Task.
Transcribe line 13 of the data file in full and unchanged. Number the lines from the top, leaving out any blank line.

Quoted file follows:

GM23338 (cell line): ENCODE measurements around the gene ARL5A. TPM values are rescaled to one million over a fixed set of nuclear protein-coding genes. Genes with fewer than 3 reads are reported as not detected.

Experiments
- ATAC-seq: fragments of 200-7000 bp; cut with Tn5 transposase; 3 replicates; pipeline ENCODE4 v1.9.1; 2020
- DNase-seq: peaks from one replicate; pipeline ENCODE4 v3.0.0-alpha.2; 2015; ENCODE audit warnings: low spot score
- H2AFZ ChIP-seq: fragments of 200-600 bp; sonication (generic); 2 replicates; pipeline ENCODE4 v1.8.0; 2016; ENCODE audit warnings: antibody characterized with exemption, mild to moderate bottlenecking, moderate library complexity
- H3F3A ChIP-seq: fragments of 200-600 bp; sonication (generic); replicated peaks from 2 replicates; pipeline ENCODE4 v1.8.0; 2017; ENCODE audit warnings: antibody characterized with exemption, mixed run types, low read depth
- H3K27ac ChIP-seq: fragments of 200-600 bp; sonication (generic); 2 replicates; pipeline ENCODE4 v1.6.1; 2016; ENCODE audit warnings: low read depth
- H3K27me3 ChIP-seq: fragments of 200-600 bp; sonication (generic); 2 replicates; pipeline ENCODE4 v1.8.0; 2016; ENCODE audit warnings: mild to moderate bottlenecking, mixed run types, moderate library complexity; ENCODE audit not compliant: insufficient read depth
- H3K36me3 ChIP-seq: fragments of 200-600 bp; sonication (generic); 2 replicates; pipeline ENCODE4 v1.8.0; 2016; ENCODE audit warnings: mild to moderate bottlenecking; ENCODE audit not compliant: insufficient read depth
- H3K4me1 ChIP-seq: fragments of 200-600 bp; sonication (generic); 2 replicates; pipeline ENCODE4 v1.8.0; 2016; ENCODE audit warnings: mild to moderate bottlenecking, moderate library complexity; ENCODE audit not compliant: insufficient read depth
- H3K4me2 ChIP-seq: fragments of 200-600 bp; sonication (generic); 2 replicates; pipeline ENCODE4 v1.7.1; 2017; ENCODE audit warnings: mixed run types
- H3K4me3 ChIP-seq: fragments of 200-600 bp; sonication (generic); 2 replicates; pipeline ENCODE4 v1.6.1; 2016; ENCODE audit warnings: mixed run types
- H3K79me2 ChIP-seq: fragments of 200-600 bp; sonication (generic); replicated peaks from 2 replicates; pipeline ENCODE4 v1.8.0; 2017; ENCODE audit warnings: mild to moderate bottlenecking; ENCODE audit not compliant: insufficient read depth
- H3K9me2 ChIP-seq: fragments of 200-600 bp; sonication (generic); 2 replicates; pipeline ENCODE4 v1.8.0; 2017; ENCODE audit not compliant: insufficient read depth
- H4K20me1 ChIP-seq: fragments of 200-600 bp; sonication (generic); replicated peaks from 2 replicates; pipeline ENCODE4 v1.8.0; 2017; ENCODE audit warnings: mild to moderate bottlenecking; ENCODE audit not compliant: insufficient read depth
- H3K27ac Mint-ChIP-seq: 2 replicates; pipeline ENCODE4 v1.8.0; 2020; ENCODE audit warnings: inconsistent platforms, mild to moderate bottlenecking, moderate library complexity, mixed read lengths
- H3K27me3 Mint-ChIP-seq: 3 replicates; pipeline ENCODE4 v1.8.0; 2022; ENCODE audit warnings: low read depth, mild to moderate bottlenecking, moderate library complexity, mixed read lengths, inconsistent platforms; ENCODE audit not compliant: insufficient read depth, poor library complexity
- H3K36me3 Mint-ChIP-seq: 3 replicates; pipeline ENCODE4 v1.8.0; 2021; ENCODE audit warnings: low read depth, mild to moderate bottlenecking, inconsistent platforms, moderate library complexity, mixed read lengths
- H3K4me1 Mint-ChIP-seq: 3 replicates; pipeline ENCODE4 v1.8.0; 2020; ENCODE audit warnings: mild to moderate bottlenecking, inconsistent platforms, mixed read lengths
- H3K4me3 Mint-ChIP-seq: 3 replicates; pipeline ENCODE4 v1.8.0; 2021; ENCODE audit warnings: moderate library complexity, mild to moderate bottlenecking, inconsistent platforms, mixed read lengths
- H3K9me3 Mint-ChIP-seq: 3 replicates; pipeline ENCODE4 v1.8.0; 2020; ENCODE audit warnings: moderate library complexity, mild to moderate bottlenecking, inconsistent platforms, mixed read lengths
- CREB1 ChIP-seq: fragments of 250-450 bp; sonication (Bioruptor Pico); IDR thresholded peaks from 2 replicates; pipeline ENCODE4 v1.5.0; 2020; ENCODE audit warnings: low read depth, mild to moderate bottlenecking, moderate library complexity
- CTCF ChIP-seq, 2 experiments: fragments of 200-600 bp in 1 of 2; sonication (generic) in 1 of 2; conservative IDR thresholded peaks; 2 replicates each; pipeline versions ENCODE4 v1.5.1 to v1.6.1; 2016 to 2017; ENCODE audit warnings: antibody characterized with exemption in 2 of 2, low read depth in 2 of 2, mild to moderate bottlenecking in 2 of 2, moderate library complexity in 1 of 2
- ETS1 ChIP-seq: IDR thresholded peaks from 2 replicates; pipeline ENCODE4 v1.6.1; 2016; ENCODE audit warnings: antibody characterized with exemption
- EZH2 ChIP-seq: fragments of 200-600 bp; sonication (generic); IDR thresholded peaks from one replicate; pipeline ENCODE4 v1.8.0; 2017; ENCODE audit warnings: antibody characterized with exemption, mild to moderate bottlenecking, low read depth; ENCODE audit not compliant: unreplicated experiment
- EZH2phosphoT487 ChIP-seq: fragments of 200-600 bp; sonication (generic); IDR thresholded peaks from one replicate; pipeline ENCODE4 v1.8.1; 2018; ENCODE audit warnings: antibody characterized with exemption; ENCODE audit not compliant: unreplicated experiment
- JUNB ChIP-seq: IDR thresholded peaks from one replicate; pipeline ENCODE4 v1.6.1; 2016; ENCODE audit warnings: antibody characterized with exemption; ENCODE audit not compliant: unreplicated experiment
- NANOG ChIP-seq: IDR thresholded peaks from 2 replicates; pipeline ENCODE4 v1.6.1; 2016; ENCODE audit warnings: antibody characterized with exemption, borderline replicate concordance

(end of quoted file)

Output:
- H3K79me2 ChIP-seq: fragments of 200-600 bp; sonication (generic); replicated peaks from 2 replicates; pipeline ENCODE4 v1.8.0; 2017; ENCODE audit warnings: mild to moderate bottlenecking; ENCODE audit not compliant: insufficient read depth